FSMA Fact Sheet
Implementation of the Food Safety Modernization Act (FSMA) in 2014 will have an impact on the production, distribution and transportation of food in the United States.
Implementation of the Food Safety Modernization Act (FSMA) in 2014 will have an impact on the production, distribution and transportation of food in the United States. According to the FDA, which will oversee the new regulations, “the legislation transforms FDA’s approach to food safety from a system that far too often responds to outbreaks rather than prevents them. It does so by requiring food facilities to evaluate the hazards in their operations, implement and monitor effective measures to prevent contamination, and have a plan in place to take any corrective actions that are necessary.”
The impact on the manufacturing sector is going to be significant. Among the requirements in the FSMA that affect manufacturing:
Mandatory preventive controls for food facilities: Food facilities are required to implement a written preventive controls plan. This involves:
- Evaluating the hazards that could affect food safety
- Specifying what preventive steps, or controls, will be put in place to significantly minimize or prevent the hazards
- Specifying how the facility will monitor these controls to ensure they are working
- Maintaining routine records of the monitoring
- Specifying what actions the facility will take to correct problems that arise.
Mandatory produce safety standards: The FDA must establish science-based, minimum standards for the safe production and harvesting of fruits and vegetables. Those standards must consider naturally occurring hazards, as well as those that may be introduced either unintentionally or intentionally, and must address soil amendments (materials added to the soil such as compost), hygiene, packaging, temperature controls, animals in the growing area and water.
Authority to prevent intentional contamination: The FDA must issue regulations to protect against the intentional adulteration of food, including the establishment of science-based mitigation strategies to prepare and protect the food supply chain at specific vulnerable points. (Final rule due 18 months following enactment)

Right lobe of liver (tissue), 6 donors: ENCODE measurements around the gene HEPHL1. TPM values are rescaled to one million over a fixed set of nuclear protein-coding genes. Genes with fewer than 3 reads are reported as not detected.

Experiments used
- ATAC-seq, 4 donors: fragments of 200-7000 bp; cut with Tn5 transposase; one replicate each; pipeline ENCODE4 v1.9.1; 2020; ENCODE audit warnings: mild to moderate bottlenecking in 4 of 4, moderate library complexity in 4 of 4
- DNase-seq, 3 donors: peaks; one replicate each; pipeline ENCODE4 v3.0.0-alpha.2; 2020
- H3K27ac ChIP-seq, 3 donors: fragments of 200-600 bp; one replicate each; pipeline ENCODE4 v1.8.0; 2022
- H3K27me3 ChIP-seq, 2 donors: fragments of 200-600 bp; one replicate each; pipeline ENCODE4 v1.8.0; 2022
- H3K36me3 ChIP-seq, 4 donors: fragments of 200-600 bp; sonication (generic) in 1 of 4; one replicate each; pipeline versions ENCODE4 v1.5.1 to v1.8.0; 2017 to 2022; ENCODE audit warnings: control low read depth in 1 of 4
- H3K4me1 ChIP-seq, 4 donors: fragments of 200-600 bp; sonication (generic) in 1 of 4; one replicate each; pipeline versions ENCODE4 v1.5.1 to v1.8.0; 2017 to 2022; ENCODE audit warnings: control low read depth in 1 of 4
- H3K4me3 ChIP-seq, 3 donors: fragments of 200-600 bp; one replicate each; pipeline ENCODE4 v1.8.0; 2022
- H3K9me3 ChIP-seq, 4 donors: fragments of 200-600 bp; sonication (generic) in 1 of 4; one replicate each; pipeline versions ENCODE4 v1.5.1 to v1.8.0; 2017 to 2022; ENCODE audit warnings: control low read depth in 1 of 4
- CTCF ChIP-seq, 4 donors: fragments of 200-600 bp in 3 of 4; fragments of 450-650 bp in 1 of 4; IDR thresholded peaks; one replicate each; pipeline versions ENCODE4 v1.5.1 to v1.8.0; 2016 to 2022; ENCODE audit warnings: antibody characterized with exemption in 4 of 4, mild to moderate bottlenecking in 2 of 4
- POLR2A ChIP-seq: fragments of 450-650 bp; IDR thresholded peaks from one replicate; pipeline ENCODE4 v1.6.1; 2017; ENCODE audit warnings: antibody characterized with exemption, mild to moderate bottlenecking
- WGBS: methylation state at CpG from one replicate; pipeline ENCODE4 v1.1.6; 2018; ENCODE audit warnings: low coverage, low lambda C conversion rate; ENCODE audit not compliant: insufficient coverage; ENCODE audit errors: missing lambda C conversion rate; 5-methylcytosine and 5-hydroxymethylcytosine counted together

Among the new tools covering inspection are:
- Mandated inspection frequency: The FSMA establishes a mandated inspection frequency, based on risk, for food facilities and requires the frequency of inspection to increase immediately. All high-risk domestic facilities must be inspected within five years of enactment and no less than every three years thereafter. Within one year of enactment, the law directs FDA to inspect at least 600 foreign facilities and double those inspections every year for the next five years.
- Records access: FDA will have access to records, including industry food safety plans and the records firms will be required to keep documenting implementation of their plans.
- Testing by accredited laboratories: The FSMA requires certain food testing to be carried out by accredited laboratories and directs FDA to establish a program for laboratory accreditation to ensure that U.S. food testing laboratories meet high- quality standards.
For specific information about FSMA, go to the FDA Website, www.fda.gov.
Annual Salary Survey
After almost a decade of uncertainty, the confidence of plant floor managers is soaring. Even with a number of challenges and while implementing new technologies, there is a renewed sense of optimism among plant managers about their business and their future.
The respondents to the 2014 Plant Engineering Salary Survey come from throughout the U.S. and serve a variety of industries, but they are uniform in their optimism about manufacturing. This year’s survey found 79% consider manufacturing a secure career. That’s up from 75% in 2013 and significantly higher than the 63% figure when Plant Engineering first started asking that question a decade ago.